Though the connection is less prevalent than some of the other sources of inspiration we’ve discussed in this series, there’s a certain logic to there being parallels between architecture and watchmaking. Proper proportions, clever use of space and materials, and above all else, attention to detail is absolutely crucial when it comes to making or breaking good design, no matter if we’re talking about a new timepiece or the new luxury condo tower being built up the block. In a handful of cases we’ve seen these two worlds collide, as watch brands turn to some of their favorite architects and designers to pen a new creation with the intent of stepping a little outside the box in some form or fashion. In some cases these watch designs are inspired by pre-existing architectural creations, and in others their designs are penned by architects and designers themselves, bringing a unique and unorthodox approach to the world of watchmaking.
Inspired by Ergonomics
Originally penned by French architect and designer Marc Berthier back in 2010, and originally limited to only 173 pieces, the Carré H saw a rebirth of sorts at SIHH this year, as the brand tweaked the dial design, and increased its case size from 36.5 up to 38mm. Though its multi-textured dial design is quite charming, what really sells the Carré H is its minimalist squared case and unique interpretation of wire lugs. While its bezel comes to a fairly hard edge, the balance of its case and caseback features soft organic curves, including a slight curvature to the caseback from one lug to the other, allowing the Carré H to properly hug the wrist of its wearer. Other product design from Berthier over the years has danced a similar line between form and ergonomics, so it’s somewhat logical that he would dial this approach down from the macro to the micro.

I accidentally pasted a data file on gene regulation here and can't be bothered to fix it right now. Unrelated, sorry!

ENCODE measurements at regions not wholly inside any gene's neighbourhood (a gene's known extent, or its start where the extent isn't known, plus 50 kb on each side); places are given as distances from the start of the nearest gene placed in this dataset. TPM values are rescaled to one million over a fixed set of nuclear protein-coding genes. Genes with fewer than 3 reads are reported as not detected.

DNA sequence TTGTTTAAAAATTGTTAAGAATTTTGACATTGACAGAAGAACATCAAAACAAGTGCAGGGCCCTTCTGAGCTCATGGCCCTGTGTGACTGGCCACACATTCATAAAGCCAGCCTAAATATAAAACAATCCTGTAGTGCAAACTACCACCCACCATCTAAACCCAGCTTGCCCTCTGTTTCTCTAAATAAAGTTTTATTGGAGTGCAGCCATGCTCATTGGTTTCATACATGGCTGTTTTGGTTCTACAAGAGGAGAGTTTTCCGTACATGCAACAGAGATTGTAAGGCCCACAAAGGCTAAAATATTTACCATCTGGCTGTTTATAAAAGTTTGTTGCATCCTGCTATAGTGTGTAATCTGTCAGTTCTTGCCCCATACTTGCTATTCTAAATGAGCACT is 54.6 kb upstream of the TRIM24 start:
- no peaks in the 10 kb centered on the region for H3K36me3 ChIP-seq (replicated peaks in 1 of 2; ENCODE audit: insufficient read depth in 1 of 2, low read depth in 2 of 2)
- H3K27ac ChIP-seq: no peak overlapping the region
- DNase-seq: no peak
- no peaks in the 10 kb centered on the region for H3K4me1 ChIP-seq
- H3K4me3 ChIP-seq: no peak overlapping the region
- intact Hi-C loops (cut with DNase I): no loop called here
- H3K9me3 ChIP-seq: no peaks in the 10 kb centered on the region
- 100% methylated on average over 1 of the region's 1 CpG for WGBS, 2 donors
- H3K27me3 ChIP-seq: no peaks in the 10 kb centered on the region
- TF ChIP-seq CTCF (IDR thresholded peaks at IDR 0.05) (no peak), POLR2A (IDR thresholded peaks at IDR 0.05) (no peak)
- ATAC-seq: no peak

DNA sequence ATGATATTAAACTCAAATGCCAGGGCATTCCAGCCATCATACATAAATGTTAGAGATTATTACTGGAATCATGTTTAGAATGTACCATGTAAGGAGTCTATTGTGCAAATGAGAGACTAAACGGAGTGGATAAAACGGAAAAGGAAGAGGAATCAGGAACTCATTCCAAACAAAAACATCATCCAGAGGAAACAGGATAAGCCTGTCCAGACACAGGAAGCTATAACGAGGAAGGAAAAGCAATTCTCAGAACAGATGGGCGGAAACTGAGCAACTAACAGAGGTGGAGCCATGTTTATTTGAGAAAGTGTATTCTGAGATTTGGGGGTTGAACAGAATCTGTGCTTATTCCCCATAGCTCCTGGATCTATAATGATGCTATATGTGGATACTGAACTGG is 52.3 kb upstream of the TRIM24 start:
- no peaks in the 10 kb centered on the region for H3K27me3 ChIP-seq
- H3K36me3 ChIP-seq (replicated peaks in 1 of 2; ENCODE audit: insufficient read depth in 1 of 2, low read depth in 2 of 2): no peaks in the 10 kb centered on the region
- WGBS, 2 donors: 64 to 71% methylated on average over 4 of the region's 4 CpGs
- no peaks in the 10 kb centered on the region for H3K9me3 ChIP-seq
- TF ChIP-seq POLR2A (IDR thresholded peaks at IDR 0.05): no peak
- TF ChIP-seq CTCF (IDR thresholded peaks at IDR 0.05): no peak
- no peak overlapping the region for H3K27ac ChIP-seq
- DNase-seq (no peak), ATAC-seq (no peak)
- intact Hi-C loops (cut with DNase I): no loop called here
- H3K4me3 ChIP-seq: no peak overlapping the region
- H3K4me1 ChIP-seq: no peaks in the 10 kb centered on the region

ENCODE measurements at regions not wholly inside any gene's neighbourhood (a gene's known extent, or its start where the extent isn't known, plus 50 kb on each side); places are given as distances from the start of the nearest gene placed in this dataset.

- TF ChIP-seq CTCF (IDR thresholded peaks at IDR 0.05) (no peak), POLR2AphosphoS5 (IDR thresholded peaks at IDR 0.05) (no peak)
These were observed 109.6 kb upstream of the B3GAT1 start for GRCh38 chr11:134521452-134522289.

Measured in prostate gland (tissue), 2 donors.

Inspired by the Guggenheim
One of the more oddly named watches we’ve come across in some time, the Mido Inspired By Architecture takes its inspiration from the iconic Guggenheim museum. Its three dimensional dial mirrors the museum’s central skylight, where the ridges adorning its caseband speak to the horizontal lines created by its iconic interior spiral ramp. The decision to model this latest piece after the Guggenheim was not a quick one. The brand toured 12 cities over the course of 12 weeks, visiting 60 iconic monuments, and placing a call out to social media for fans of the brand to post photos of their favorite iconic monuments, tagging photos with #BeInspiredByArchitecture. All told over 100,000 participants were involved in the interactive campaign that led to the creation of this piece, which was limited to only 500 pieces worldwide.
Inspired By Simplicity
At NOMOS, every last watch to leave the brand’s manufacture is a perfect case study of attention to detail, so there is little surprise that at least one of their timepieces has been designed by an architect/designer. The NOMOS Glashütte Zürich was penned by the late Hannes Wettstein, and though it doesn’t stand out as particularly unique when compared to its siblings, there are ample details to appreciate in its design. A slight inward lean to its lugs, a faint protruding lip where the case meets the crown, and slender faceted hands all add interesting visual cues for those who admire things less obvious. The Zürich World Time was also the fine work of Wettstein, featuring the same case and hands, with the addition of a simply executed and easy-to-read world time complication favored by many as one of the better entry-level world time watches on the market.